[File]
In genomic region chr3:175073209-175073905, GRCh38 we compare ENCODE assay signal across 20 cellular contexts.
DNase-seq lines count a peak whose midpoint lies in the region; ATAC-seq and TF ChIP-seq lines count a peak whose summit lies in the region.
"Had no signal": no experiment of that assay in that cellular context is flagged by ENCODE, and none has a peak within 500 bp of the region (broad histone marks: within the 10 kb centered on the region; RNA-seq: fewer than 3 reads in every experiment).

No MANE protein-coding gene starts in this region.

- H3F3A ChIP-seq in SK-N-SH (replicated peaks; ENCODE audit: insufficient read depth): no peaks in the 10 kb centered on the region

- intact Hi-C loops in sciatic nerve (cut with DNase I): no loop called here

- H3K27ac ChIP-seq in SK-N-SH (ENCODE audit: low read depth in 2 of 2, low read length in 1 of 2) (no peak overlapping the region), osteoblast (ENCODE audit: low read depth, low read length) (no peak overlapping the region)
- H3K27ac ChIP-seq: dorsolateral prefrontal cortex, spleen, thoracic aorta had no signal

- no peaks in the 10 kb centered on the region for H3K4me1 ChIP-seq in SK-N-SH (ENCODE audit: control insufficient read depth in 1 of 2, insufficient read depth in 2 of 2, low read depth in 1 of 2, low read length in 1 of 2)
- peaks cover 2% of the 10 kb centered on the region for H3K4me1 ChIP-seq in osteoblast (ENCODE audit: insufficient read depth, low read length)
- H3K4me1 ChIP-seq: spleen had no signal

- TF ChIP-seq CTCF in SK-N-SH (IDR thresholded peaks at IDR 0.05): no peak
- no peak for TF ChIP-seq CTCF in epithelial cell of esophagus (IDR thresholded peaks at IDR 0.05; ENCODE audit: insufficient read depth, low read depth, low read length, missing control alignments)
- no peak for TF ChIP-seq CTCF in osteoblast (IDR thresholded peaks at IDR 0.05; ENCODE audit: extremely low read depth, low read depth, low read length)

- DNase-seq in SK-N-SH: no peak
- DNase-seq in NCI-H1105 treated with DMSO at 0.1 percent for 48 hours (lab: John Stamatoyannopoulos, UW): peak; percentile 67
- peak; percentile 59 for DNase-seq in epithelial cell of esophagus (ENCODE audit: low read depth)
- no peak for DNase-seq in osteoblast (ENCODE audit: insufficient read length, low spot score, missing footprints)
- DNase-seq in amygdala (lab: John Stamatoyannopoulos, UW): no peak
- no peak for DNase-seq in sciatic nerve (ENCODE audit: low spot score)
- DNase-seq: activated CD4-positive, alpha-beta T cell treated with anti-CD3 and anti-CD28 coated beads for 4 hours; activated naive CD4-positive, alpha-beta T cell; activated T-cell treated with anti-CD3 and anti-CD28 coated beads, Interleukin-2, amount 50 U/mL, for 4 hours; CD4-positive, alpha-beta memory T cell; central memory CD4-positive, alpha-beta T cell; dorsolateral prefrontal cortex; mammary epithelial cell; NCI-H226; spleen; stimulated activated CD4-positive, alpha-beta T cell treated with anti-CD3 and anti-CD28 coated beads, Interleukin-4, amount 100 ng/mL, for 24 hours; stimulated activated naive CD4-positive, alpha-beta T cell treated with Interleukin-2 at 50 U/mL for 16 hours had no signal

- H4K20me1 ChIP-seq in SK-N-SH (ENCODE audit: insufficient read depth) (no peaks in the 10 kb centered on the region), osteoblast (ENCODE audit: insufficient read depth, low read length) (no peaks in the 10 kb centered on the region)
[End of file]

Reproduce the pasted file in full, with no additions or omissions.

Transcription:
In genomic region chr3:175073209-175073905, GRCh38 we compare ENCODE assay signal across 20 cellular contexts.
DNase-seq lines count a peak whose midpoint lies in the region; ATAC-seq and TF ChIP-seq lines count a peak whose summit lies in the region.
"Had no signal": no experiment of that assay in that cellular context is flagged by ENCODE, and none has a peak within 500 bp of the region (broad histone marks: within the 10 kb centered on the region; RNA-seq: fewer than 3 reads in every experiment).

No MANE protein-coding gene starts in this region.

- H3F3A ChIP-seq in SK-N-SH (replicated peaks; ENCODE audit: insufficient read depth): no peaks in the 10 kb centered on the region

- intact Hi-C loops in sciatic nerve (cut with DNase I): no loop called here

- H3K27ac ChIP-seq in SK-N-SH (ENCODE audit: low read depth in 2 of 2, low read length in 1 of 2) (no peak overlapping the region), osteoblast (ENCODE audit: low read depth, low read length) (no peak overlapping the region)
- H3K27ac ChIP-seq: dorsolateral prefrontal cortex, spleen, thoracic aorta had no signal

- no peaks in the 10 kb centered on the region for H3K4me1 ChIP-seq in SK-N-SH (ENCODE audit: control insufficient read depth in 1 of 2, insufficient read depth in 2 of 2, low read depth in 1 of 2, low read length in 1 of 2)
- peaks cover 2% of the 10 kb centered on the region for H3K4me1 ChIP-seq in osteoblast (ENCODE audit: insufficient read depth, low read length)
- H3K4me1 ChIP-seq: spleen had no signal

- TF ChIP-seq CTCF in SK-N-SH (IDR thresholded peaks at IDR 0.05): no peak
- no peak for TF ChIP-seq CTCF in epithelial cell of esophagus (IDR thresholded peaks at IDR 0.05; ENCODE audit: insufficient read depth, low read depth, low read length, missing control alignments)
- no peak for TF ChIP-seq CTCF in osteoblast (IDR thresholded peaks at IDR 0.05; ENCODE audit: extremely low read depth, low read depth, low read length)

- DNase-seq in SK-N-SH: no peak
- DNase-seq in NCI-H1105 treated with DMSO at 0.1 percent for 48 hours (lab: John Stamatoyannopoulos, UW): peak; percentile 67
- peak; percentile 59 for DNase-seq in epithelial cell of esophagus (ENCODE audit: low read depth)
- no peak for DNase-seq in osteoblast (ENCODE audit: insufficient read length, low spot score, missing footprints)
- DNase-seq in amygdala (lab: John Stamatoyannopoulos, UW): no peak
- no peak for DNase-seq in sciatic nerve (ENCODE audit: low spot score)
- DNase-seq: activated CD4-positive, alpha-beta T cell treated with anti-CD3 and anti-CD28 coated beads for 4 hours; activated naive CD4-positive, alpha-beta T cell; activated T-cell treated with anti-CD3 and anti-CD28 coated beads, Interleukin-2, amount 50 U/mL, for 4 hours; CD4-positive, alpha-beta memory T cell; central memory CD4-positive, alpha-beta T cell; dorsolateral prefrontal cortex; mammary epithelial cell; NCI-H226; spleen; stimulated activated CD4-positive, alpha-beta T cell treated with anti-CD3 and anti-CD28 coated beads, Interleukin-4, amount 100 ng/mL, for 24 hours; stimulated activated naive CD4-positive, alpha-beta T cell treated with Interleukin-2 at 50 U/mL for 16 hours had no signal

- H4K20me1 ChIP-seq in SK-N-SH (ENCODE audit: insufficient read depth) (no peaks in the 10 kb centered on the region), osteoblast (ENCODE audit: insufficient read depth, low read length) (no peaks in the 10 kb centered on the region)